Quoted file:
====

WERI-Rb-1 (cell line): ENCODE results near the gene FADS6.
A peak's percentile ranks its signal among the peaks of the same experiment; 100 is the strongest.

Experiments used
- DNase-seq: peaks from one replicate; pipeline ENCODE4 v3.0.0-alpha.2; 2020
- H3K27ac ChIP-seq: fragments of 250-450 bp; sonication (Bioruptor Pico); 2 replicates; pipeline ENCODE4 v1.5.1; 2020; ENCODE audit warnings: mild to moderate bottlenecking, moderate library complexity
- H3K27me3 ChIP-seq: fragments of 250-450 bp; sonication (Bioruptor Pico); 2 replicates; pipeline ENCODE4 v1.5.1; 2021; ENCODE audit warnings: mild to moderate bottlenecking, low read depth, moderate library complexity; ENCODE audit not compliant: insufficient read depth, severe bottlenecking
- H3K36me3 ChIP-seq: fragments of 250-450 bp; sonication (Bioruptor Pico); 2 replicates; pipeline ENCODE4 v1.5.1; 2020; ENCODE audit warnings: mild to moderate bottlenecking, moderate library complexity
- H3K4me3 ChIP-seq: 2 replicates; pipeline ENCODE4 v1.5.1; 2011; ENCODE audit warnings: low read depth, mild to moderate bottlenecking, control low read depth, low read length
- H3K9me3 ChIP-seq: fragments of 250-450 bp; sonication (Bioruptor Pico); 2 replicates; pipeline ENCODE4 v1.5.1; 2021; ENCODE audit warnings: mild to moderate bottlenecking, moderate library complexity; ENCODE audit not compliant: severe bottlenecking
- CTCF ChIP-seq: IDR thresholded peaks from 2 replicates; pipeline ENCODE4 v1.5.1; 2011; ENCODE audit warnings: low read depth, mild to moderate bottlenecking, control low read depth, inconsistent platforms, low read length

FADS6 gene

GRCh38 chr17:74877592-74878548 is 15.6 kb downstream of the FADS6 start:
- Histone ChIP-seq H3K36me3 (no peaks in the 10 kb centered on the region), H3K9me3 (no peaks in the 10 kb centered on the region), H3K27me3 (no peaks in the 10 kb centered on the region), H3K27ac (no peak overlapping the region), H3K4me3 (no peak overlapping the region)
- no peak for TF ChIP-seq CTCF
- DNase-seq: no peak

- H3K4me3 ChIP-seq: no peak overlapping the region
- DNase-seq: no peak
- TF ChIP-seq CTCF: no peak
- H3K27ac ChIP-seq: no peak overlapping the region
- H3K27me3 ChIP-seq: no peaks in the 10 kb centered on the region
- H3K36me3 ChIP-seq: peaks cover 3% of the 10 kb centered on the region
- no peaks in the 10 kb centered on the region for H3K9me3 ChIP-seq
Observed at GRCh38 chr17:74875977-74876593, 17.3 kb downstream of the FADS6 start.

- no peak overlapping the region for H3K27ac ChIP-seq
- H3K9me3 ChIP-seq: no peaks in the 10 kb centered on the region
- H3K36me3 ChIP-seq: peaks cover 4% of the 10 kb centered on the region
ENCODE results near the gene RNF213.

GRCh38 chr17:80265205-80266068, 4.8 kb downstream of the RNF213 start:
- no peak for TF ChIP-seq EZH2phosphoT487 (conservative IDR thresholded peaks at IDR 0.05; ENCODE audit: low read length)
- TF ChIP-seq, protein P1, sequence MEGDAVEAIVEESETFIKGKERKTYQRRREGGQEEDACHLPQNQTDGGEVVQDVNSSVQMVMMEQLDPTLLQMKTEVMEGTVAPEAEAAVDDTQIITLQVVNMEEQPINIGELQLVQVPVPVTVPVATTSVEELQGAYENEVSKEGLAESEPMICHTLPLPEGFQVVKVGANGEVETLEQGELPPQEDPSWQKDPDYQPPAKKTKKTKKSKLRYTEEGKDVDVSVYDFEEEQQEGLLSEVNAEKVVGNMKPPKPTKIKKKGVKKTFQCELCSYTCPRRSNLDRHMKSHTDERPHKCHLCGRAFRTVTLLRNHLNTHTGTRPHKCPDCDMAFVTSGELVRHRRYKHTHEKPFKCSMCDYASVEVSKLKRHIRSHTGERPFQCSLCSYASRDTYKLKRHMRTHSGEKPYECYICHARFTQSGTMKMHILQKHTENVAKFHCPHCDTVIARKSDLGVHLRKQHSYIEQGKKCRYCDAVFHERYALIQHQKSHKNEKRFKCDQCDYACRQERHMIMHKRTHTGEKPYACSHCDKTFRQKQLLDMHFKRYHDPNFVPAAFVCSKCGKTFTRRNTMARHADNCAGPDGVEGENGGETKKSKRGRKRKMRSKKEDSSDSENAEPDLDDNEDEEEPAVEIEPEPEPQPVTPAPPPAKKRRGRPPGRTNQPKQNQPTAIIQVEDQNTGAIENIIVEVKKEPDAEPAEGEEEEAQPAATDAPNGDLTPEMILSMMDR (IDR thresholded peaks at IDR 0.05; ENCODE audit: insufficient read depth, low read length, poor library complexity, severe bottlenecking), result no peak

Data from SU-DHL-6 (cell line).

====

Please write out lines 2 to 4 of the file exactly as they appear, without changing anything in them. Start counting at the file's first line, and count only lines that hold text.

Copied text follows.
A peak's percentile ranks its signal among the peaks of the same experiment; 100 is the strongest.

Experiments used
- DNase-seq: peaks from one replicate; pipeline ENCODE4 v3.0.0-alpha.2; 2020